“We’d treat a child for pneumonia, but then we’d send her back to a house where she could not eat well or where her father was jobless, and then she’d come back again with a different infection,” Cordeiro says. Other doctors faced the same frustrations, so she started asking her patients nonmedical questions such as whether they had food or clean water or jobs, and she called on other medical professionals and friends to help them.
In 1991 she turned that informal practice into a formal organization by founding Associação Saúde Criança Renascer at the hospital. Through the association, doctors can screen for poverty, unemployment, housing issues and other root causes of disease, and volunteers help to fulfill those needs with money, food and other resources. The teams also help the parents develop Family Action Plans, setting long-term goals around things such as access to nutritious food and training for a stable job.
“Saúde Criança is a pioneer in the design and delivery of comprehensive antipoverty programs,” says James Habyarimana of Georgetown University, a public policy professor specializing in health outcomes. He praises the organization for recognizing how one dimension of poverty, such as income, affects other dimensions, such as housing, which together determine a child’s health. He says it could be replicated in all but the poorest parts of the world.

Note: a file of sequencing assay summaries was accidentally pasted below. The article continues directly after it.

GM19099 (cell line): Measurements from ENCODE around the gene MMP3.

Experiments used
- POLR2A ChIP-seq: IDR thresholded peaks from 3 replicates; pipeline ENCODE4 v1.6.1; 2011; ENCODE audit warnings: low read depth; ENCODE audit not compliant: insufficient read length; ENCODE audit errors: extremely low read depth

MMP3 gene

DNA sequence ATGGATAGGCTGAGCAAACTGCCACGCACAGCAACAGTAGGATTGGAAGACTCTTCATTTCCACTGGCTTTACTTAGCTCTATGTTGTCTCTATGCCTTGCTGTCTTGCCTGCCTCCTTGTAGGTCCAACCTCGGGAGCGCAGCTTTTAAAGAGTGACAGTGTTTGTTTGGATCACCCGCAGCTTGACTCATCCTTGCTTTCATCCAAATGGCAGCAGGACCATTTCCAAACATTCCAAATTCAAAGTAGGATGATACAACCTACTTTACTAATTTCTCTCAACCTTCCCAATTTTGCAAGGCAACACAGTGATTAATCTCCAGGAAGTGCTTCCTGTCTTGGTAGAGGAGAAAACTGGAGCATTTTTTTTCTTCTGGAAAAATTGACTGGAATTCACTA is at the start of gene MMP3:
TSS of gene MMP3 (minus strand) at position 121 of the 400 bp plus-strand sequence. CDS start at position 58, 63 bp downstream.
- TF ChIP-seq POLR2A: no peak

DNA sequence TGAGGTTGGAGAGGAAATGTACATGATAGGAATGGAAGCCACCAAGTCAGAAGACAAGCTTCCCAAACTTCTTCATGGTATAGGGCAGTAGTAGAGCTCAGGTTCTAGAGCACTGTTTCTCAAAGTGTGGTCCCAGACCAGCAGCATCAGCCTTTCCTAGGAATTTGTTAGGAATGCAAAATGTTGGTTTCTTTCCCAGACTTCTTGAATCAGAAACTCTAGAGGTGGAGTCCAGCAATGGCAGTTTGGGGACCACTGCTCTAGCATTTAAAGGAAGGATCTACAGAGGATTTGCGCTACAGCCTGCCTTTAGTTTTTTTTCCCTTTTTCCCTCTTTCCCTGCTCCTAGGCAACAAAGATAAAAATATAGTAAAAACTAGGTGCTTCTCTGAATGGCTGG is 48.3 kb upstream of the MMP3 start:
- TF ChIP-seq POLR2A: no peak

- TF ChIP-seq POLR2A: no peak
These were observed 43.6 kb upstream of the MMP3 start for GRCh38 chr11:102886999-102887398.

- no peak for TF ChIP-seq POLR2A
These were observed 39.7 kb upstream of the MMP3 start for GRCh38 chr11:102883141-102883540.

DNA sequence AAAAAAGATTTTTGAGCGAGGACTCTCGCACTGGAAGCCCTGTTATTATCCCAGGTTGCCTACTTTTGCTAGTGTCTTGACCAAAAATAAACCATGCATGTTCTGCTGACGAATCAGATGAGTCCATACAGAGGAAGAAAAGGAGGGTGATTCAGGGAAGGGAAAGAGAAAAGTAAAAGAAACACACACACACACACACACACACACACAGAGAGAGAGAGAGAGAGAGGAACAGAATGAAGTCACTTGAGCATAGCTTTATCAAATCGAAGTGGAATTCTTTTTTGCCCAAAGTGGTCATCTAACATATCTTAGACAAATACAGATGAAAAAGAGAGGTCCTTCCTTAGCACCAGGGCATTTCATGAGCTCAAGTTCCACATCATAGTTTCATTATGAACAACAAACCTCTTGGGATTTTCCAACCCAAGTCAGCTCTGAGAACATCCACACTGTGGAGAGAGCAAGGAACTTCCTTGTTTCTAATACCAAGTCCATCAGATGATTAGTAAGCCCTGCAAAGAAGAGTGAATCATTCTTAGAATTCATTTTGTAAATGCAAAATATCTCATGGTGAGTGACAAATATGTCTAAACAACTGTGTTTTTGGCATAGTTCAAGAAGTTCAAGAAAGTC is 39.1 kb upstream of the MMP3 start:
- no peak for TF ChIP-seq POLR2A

Children who were enrolled in the program were significantly less likely to need surgery or clinical treatment, according to Habyarimana’s 2013 study. If they were hospitalized, their stays were 86 percent shorter than other children’s. At the start of the program 56 percent of families identified their well-being as bad or very bad, but by the end 51 percent reported it was good or very good.
That success might explain why the organization, now called the Dara Institute, has grown rapidly. It has served 75,000 people across Brazil and inspired some 20 programs in Africa, Asia and Latin America. It has even reached Baltimore, where, since 2017, the University of Maryland has been adapting Dara’s methods to its local context.
Now 71, Cordeiro is president of the Dara Institute and is still fighting for the person behind the disease. She shows before-and-after photographs of patients’ houses—bathrooms once dilapidated and doors once cracked now renovated, allowing families to live with more dignity in their homes—and says their stories keep her going: “People move my heart.”
DAVIDA HERZL: The Air We Breathe
Growing up in southern California, Davida Herzl used to look out to the Port of Long Beach with her parents, who ran a supply-chain business, to watch the container ships come in. She wondered how those ships’ emissions affected people living nearby. “You see the underbelly of what it takes to live our lives with convenience,” she says now.